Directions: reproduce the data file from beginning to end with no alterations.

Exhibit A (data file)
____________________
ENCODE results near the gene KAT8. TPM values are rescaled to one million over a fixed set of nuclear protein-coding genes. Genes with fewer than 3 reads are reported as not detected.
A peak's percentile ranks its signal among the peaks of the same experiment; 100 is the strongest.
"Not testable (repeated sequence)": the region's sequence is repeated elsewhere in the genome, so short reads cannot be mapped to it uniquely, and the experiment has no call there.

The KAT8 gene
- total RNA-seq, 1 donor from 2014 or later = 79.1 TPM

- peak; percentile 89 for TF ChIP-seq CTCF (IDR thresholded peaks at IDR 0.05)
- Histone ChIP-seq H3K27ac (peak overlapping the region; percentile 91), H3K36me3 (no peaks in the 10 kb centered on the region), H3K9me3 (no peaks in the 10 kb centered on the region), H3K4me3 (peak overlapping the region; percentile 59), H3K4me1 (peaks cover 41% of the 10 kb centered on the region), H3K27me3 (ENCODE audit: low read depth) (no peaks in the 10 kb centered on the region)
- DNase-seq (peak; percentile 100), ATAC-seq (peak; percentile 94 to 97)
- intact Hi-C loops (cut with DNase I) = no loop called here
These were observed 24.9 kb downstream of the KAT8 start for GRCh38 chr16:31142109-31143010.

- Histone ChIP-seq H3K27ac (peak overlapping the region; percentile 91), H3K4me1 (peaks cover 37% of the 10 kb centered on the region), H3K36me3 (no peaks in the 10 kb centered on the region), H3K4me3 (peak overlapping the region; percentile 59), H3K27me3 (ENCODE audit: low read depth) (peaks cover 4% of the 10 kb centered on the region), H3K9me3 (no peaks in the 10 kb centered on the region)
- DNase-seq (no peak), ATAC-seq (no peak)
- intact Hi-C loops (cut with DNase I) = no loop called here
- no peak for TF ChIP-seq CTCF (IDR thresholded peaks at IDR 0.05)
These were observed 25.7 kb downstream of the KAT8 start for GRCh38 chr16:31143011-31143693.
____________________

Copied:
ENCODE results near the gene KAT8. TPM values are rescaled to one million over a fixed set of nuclear protein-coding genes. Genes with fewer than 3 reads are reported as not detected.
A peak's percentile ranks its signal among the peaks of the same experiment; 100 is the strongest.
"Not testable (repeated sequence)": the region's sequence is repeated elsewhere in the genome, so short reads cannot be mapped to it uniquely, and the experiment has no call there.

The KAT8 gene
- total RNA-seq, 1 donor from 2014 or later = 79.1 TPM

- peak; percentile 89 for TF ChIP-seq CTCF (IDR thresholded peaks at IDR 0.05)
- Histone ChIP-seq H3K27ac (peak overlapping the region; percentile 91), H3K36me3 (no peaks in the 10 kb centered on the region), H3K9me3 (no peaks in the 10 kb centered on the region), H3K4me3 (peak overlapping the region; percentile 59), H3K4me1 (peaks cover 41% of the 10 kb centered on the region), H3K27me3 (ENCODE audit: low read depth) (no peaks in the 10 kb centered on the region)
- DNase-seq (peak; percentile 100), ATAC-seq (peak; percentile 94 to 97)
- intact Hi-C loops (cut with DNase I) = no loop called here
These were observed 24.9 kb downstream of the KAT8 start for GRCh38 chr16:31142109-31143010.

- Histone ChIP-seq H3K27ac (peak overlapping the region; percentile 91), H3K4me1 (peaks cover 37% of the 10 kb centered on the region), H3K36me3 (no peaks in the 10 kb centered on the region), H3K4me3 (peak overlapping the region; percentile 59), H3K27me3 (ENCODE audit: low read depth) (peaks cover 4% of the 10 kb centered on the region), H3K9me3 (no peaks in the 10 kb centered on the region)
- DNase-seq (no peak), ATAC-seq (no peak)
- intact Hi-C loops (cut with DNase I) = no loop called here
- no peak for TF ChIP-seq CTCF (IDR thresholded peaks at IDR 0.05)
These were observed 25.7 kb downstream of the KAT8 start for GRCh38 chr16:31143011-31143693.